Two hour gap between dinner and sleep is overrated says Japanese research

We have been advised to take a light dinner and leave a gap of at least two hours between dinner and bed time in order to maintain a healthy body weight. Now, new research suggests that this is not really necessary. The study results appear in the latest issue of the journal BMJ Nutrition, Prevention and Health.

Image Credit: PAKULA PIOTR
Image Credit: PAKULA PIOTR

Experts have had us believe that going to be right after dinner can have a long term ill effect on health and also raise the risk of diseases such as cancer. New research coming from the Graduate School of Health Sciences at Okayama University in Japan has found that this gap is not necessary to maintain a healthy blood sugar level. The Japanese are advised to leave a two-hour gap between their dinner and bed time at least thrice a week for good health. The study was conducted out by Su Su Maw (a Ph.D nursing student), and Chiyori Haga, associate professor in the Department of Nursing at Okayama University.

The team analyzed information gathered from 1,573 healthy middle aged and older adults living in Okayama in western Japan between 2012 and 2014. The population of two thirds women and most were over the age of 65 years. None of the participants were diabetic. They looked at the diet, lifestyle, smoking status and other factors of these participants. Blood glucose levels as well as HbA1c levels of these participants were monitored. Some of the participants (16 percent men and 8 percent women) went to bed regularly within two hours of their dinner.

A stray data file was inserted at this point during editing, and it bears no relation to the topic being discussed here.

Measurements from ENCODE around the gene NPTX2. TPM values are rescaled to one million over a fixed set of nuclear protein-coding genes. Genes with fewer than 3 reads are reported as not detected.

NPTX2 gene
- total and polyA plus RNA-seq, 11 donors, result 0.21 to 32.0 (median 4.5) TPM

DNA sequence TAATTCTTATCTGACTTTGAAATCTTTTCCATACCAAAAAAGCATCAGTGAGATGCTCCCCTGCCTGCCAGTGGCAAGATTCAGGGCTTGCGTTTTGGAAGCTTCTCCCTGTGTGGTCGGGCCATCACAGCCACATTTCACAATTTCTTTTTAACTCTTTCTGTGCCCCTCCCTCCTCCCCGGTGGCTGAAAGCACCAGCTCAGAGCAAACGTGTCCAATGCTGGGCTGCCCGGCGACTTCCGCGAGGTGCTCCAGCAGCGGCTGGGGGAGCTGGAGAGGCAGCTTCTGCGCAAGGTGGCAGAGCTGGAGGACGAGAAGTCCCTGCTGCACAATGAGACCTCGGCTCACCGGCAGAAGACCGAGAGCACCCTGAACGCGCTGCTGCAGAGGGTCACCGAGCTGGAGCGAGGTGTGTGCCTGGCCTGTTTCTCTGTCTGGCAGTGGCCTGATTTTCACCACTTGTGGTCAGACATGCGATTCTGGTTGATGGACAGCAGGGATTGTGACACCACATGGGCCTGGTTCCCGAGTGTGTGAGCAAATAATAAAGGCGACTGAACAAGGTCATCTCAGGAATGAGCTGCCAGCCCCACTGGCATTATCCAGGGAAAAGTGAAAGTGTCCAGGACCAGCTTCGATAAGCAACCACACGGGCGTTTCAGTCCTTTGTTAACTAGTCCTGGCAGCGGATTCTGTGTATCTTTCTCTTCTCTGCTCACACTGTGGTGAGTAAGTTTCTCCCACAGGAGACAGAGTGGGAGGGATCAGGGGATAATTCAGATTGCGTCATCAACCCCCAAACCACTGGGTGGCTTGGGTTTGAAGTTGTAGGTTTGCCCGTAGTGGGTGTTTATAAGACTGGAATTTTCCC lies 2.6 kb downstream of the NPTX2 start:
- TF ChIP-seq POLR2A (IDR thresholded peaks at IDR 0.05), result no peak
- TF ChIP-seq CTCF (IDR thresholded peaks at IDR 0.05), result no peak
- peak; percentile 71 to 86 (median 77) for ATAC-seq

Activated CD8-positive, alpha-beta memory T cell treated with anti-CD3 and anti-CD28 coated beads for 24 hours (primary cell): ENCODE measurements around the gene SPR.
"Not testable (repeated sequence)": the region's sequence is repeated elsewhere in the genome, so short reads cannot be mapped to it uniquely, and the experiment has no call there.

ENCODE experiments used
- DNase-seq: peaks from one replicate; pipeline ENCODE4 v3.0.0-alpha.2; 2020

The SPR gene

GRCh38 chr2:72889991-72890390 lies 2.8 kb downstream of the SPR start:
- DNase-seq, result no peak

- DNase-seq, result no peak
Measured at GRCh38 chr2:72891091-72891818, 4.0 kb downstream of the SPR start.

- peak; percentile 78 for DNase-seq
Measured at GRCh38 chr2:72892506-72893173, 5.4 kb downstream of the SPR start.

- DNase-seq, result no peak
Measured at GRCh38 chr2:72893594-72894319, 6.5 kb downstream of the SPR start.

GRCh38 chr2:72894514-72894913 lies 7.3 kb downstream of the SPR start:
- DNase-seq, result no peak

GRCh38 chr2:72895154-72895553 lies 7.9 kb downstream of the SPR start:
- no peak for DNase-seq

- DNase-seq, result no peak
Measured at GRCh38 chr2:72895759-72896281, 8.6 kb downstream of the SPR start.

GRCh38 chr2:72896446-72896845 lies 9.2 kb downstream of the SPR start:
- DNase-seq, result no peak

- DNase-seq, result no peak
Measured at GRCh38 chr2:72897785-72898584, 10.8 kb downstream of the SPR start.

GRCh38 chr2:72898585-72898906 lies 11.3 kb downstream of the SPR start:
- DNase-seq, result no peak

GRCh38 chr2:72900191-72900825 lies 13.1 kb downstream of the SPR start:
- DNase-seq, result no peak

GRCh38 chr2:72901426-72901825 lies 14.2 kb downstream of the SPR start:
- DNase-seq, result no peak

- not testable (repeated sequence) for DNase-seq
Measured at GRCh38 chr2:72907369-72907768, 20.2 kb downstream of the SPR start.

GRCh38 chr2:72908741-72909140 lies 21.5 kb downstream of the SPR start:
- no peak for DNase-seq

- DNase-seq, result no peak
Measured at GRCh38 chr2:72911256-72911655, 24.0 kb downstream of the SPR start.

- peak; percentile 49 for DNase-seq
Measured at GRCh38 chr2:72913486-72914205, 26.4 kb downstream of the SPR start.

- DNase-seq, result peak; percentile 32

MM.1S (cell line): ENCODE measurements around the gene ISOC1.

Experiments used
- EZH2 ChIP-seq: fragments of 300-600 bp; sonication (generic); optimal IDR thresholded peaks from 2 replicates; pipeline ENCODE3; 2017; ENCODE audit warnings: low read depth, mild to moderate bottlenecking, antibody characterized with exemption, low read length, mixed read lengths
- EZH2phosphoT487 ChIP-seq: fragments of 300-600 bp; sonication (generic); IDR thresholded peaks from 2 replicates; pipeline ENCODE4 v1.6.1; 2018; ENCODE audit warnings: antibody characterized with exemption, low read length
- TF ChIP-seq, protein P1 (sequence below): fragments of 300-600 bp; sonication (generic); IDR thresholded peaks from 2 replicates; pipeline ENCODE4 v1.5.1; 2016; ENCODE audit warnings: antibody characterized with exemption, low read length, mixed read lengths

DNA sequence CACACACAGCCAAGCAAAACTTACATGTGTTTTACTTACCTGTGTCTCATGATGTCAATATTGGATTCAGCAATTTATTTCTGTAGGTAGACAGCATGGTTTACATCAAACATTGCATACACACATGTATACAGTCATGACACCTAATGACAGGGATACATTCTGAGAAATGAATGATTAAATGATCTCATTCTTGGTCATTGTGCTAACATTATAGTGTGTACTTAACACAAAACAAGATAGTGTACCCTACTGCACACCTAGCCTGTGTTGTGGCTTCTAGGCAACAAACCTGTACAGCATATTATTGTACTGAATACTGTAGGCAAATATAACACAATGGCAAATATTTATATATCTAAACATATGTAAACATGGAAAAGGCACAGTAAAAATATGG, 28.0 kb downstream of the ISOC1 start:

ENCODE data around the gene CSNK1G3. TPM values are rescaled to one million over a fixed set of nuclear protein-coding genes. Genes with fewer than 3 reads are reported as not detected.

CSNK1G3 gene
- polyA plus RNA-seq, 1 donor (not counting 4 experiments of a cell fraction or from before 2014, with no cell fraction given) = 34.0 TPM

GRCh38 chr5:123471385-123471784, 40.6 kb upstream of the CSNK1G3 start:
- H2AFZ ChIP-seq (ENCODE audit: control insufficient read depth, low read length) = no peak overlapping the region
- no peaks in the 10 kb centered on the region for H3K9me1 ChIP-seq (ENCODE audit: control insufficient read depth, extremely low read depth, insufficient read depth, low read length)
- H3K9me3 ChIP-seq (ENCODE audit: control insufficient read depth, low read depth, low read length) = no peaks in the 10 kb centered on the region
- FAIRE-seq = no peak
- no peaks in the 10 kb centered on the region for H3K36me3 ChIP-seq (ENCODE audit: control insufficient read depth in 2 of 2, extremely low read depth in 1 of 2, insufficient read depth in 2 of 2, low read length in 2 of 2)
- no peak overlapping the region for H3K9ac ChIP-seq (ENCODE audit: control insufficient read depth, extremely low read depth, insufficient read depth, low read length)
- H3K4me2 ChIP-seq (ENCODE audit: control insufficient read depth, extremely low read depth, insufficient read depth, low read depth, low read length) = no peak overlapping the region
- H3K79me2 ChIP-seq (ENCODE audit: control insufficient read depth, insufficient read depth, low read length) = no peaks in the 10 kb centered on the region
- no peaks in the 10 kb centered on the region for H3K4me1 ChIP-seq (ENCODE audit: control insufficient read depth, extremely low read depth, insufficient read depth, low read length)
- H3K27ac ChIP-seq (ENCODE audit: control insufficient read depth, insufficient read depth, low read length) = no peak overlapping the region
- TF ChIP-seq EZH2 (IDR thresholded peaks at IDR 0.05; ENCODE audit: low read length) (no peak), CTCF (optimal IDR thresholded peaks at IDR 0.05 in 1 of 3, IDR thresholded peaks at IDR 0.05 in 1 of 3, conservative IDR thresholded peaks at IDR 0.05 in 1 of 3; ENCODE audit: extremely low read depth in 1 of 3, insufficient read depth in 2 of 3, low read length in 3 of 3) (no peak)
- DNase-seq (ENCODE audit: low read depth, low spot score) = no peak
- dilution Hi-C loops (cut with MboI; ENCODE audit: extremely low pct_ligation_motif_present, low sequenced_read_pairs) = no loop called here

Results showed that HbA1c levels of the cohort of participants had a steady rise from 5.2 per cent average in 2012 to 5.58 per cent in 2013 and 2014. This was seen irrespective of the time gap between dinner and bed. Researchers could conclude that the time gap had little effect on the blood glucose control of participants. On the other hand, blood glucose control was significantly affected by lack of physical activity, excessive alcohol consumption, obesity, raised blood pressure and other detrimental lifestyle habits.

The authors of the study write, “Contrary to general belief, ensuring a short interval between the last meal of the day and bedtime did not significantly affect HbA1c levels... More attention should be paid to healthy portions and food components, getting adequate sleep and avoiding smoking, alcohol consumption, and overweight, as these variables had a more profound influence on the metabolic process.”

Ananya Mandal

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Ananya Mandal

Ananya is a doctor by profession, lecturer by vocation and a medical writer by passion. She specialized in Clinical Pharmacology after her bachelor's (MBBS). For her, health communication is not just writing complicated reviews for professionals but making medical knowledge understandable and available to the general public as well.

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